Biographical Dictionary of Canadian Engineers

Edited by
Rod Millard

PERLEY, Henry Fullerton , b. 1831 Saint John N.B.; d. 15 July 1897, Bisely Camp, England. Educated at various private schools and the Collegiate Grammar School, Fredericton N.B., he was a pupil of civil engineer, John Wilkinson before he entered the N.B. public service in 1848, where he worked on exploratory surveys of a proposed N.B. railway. In 1852, the British firm Peto, Brassey, Jackson and Betts, enlisted him for surveys in Nova Scotia and New Brunswick; four years later, the company hired him to work on the Montreal-to-Brockville section of the Grand Trunk Railway. In 1856, he became resident engineer for the New Brunswick government, constructing the European and North American Railway connecting Shediac and Saint John. From Dec. 1860 to May 1863, he was in private practice. He was then appointed provincial engineer of Nova Scotia, a post he held until 1865, when he resigned to work as an agent for Kelk, Waring Bros. and Lucas, contractors for the construction of the Metropolitan Extension [underground] Railway in London. He returned to government service in 1870, charged with improving freighting facilities of provincial railways, and the building of a deep water terminus and extension line at Saint John. In 1872, he was appointed chief engineer of harbours and other works in the Maritimes for the Department of Public Works, becoming chief engineer of the department in 1879. Retiring in 1891, he returned to Public Works in 1893 serving until his death. A charter member of the Canadian Society of Civil Engineers (1887), he served as its first vice president, and was elected again to the same position in 1889. He won the Gzowski medal for his paper: "The Resistance of Piles," (1895). During the 1861 Trent crisis, he helped recruit the New Brunswick Engineers, and, in 1881 was appointed Engineer Officer (Major). He married Julia E. Fairweather in 1853, and they had five children. When he died, much of the Maritimes' infrastructure could be traced to Perley's work.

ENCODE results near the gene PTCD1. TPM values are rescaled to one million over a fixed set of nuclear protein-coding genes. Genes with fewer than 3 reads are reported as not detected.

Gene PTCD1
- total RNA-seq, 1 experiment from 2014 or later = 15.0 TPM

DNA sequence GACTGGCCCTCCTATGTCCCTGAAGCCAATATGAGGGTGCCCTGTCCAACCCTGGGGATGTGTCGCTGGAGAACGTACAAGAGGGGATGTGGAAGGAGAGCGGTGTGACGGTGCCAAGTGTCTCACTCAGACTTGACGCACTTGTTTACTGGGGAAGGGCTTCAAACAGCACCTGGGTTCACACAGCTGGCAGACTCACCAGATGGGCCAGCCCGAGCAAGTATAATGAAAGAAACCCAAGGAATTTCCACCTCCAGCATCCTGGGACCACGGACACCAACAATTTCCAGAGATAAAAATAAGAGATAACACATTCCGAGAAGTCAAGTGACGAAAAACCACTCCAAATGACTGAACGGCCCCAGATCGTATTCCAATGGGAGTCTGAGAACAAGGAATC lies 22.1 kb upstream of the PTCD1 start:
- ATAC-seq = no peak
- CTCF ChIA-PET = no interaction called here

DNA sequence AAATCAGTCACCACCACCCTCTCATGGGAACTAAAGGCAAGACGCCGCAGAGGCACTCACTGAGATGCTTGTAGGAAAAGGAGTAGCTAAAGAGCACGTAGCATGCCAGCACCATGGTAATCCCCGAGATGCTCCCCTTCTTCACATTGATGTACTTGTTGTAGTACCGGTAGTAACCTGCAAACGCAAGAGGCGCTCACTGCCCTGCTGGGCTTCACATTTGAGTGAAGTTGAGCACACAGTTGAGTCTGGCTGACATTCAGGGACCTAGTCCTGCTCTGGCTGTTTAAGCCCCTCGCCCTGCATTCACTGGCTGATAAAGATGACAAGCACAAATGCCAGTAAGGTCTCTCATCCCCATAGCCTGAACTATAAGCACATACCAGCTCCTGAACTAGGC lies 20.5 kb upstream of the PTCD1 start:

Patrick Copeland